Dining: Hustle to sample Bethesda's new Mussel Bar
Pommes frites are an ephemeral treat. It is imperative that the thick julienne of potatoes is fried at the order, finished with a dash of salt and delivered promptly to the table while each fry's surface is crisp and dry, yet steamy and hot inside. It is erroneous to call pommes frites french fries since they originated in Belgium and are inextricably paired there with dishes of steamed mussels. So it comes as no surprise that Robert Wiedemeir pairs traditional as well as unconventional mussel dishes with wonderful frites at his new bistro-style restaurant, Mussel Bar.
Mussels Provençal are prepared and served with panache in a white wine broth finished with parmesan cheese, tomatoes, capers and cream. These would be the best mussels on the menu if it were not for the Thai mussels that are served in an expertly blended green curry broth rife with the flavors of kaffir lime leaf, chilies, cilantro, briny fish sauce, lemon grass and coconut milk; the balance of exotic flavors and spicy heat is wonderful. The mussels, sourced from Blue Bay in Prince Edward Island, Canada, are cooked to perfection, steamed just until the shells open, and the meats are moist and plump.
Mussel dishes are served at the table in the pot in which they are cooked, and the waiters synchronize the removing of the lids, causing heady aromas to waft around the customer. Bowls are provided for empty shells, and while slices of bread are provided for dipping, diners need not be embarrassed to drink from the pot after consuming the mussels.
Wood-fired tarts are Mussel Bar's version of thin-crust pizzas. The Erwin wild mushroom tart is topped with gruyère cheese, chunks of bacon, fresh baby arugula and a hint of truffle oil. Pork belly and mussels as well as sopressata salami and roasted peppers top other tarts.
Oyster fans can choose oysters from the east or west coast, served over ice, as well as whether they are accompanied by a mignonette sauce made with raspberry vinegar, cracked pepper and finely diced apples, or a globular blend of sweet vinegar and Sriracha Asian-style hot sauce, which is more delightful than it sounds.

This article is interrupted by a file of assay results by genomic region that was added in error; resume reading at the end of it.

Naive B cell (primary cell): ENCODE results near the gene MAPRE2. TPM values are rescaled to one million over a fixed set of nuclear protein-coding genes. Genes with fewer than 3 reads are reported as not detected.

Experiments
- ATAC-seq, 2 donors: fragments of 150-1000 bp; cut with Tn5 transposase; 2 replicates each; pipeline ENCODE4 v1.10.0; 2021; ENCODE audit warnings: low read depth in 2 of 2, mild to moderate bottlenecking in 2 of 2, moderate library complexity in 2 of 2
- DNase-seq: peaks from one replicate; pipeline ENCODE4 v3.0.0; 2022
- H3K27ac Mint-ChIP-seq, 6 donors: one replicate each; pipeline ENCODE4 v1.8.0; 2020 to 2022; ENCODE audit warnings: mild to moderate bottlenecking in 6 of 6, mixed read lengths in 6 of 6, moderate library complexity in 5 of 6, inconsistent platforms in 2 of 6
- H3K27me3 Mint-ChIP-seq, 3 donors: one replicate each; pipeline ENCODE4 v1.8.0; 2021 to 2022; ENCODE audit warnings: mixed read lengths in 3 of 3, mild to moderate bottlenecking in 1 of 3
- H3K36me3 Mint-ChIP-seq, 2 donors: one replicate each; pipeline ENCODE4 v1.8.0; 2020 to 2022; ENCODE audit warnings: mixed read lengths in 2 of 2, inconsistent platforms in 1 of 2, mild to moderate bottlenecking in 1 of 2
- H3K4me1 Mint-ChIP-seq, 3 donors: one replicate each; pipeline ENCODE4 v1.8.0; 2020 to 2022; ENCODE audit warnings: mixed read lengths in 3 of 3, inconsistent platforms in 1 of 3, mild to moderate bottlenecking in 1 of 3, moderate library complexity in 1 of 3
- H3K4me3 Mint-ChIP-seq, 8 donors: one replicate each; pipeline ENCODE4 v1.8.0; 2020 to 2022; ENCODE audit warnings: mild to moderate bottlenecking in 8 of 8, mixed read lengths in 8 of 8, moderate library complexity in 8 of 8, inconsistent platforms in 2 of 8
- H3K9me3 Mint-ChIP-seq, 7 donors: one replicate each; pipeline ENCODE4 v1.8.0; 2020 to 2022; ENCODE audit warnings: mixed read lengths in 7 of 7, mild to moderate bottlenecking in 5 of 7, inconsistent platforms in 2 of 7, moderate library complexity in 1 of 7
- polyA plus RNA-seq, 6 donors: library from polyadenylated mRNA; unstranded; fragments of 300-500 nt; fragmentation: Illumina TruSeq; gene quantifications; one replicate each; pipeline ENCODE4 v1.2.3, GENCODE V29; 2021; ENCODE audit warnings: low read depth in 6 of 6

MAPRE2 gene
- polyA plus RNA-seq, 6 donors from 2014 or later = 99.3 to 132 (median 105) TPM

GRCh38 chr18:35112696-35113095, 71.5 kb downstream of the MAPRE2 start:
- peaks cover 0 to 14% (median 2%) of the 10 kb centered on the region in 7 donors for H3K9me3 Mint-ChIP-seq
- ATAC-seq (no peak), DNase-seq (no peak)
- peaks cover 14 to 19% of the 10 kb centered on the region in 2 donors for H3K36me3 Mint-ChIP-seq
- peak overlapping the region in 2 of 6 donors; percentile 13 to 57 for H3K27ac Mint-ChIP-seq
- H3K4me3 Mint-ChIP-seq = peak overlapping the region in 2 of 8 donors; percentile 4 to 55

One vegetable of the day is a smallish eggplant, split and roasted, then served with a mild yet tasty tomato sauce and fresh leaves of baby arugula. Hot sandwiches, house soups (often featuring mussels), entrée salads as well as a cheese and ham plate keep the ever-changing menu interesting. And there is barely enough room on the back of the menu to list all the beers and ales.
As if all that were not enough, breakfast is served from 9 a.m. to noon on weekends. The Huevos Rancheros is very cool: two eggs poached so the whites are firm and the yolks, runny yet warm, served over a pile of braised pork belly and wilted greens, all atop a grilled soft tortilla and finished with a spicy ranchero sauce. Eggs are also available in most of the traditional ways, from omelets to over easy. Orange juice is freshly pressed at the order, and good coffee comes in a big mug; the waiter even offered to reheat it when it cooled. Filtered water is available by the bottle, which can get a little pricy.
Dessert on a particular summer day was soft-serve ice cream garnished with crushed roasted peanuts, shaved chocolate and a compote of summer bing cherries.
Mussel Bar does not take reservations, and the tall, loud space fills quickly at lunch and dinner. Bistro lovers should dive into the space, while milder-mannered customers or families with small children should arrive early or between lunch and dinner to dine a bit more peacefully. Table service is polished and responsive. And even dogs on a leash may sip from bowls served on the sidewalk outside.
7262 Woodmont Ave., Bethesda
Hours: Breakfast: 9 a.m.-noon Sat.-Sun.; Lunch/Dinner: 11:30 a.m.-11:30 p.m. Tues.-Sun.
Style of cuisine: Belgian bistro
Soups, Sides, Salads: $6-$15
Mussel Dishes: $16
Hot Sandwiches, Entrees: $12-$28
Credit cards: All major cards